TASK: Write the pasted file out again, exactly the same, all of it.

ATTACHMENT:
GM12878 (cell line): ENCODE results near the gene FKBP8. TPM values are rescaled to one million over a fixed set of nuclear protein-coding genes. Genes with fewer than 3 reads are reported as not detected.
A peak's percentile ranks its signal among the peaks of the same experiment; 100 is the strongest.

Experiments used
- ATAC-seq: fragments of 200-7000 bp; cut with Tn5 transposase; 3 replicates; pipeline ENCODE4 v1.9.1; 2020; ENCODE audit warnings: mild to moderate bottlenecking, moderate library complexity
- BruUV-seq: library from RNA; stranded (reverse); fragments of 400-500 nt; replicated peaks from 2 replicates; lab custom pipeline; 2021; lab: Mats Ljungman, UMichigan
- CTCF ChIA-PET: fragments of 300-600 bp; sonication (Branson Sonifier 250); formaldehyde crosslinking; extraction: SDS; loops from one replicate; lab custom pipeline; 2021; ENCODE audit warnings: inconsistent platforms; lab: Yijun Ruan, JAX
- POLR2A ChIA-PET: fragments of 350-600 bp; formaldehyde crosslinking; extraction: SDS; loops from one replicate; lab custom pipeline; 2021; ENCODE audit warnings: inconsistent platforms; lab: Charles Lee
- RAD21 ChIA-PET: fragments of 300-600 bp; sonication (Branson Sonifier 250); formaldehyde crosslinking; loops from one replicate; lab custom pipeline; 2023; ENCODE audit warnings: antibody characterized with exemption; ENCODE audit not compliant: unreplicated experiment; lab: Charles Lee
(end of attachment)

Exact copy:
GM12878 (cell line): ENCODE results near the gene FKBP8. TPM values are rescaled to one million over a fixed set of nuclear protein-coding genes. Genes with fewer than 3 reads are reported as not detected.
A peak's percentile ranks its signal among the peaks of the same experiment; 100 is the strongest.

Experiments used
- ATAC-seq: fragments of 200-7000 bp; cut with Tn5 transposase; 3 replicates; pipeline ENCODE4 v1.9.1; 2020; ENCODE audit warnings: mild to moderate bottlenecking, moderate library complexity
- BruUV-seq: library from RNA; stranded (reverse); fragments of 400-500 nt; replicated peaks from 2 replicates; lab custom pipeline; 2021; lab: Mats Ljungman, UMichigan
- CTCF ChIA-PET: fragments of 300-600 bp; sonication (Branson Sonifier 250); formaldehyde crosslinking; extraction: SDS; loops from one replicate; lab custom pipeline; 2021; ENCODE audit warnings: inconsistent platforms; lab: Yijun Ruan, JAX
- POLR2A ChIA-PET: fragments of 350-600 bp; formaldehyde crosslinking; extraction: SDS; loops from one replicate; lab custom pipeline; 2021; ENCODE audit warnings: inconsistent platforms; lab: Charles Lee
- RAD21 ChIA-PET: fragments of 300-600 bp; sonication (Branson Sonifier 250); formaldehyde crosslinking; loops from one replicate; lab custom pipeline; 2023; ENCODE audit warnings: antibody characterized with exemption; ENCODE audit not compliant: unreplicated experiment; lab: Charles Lee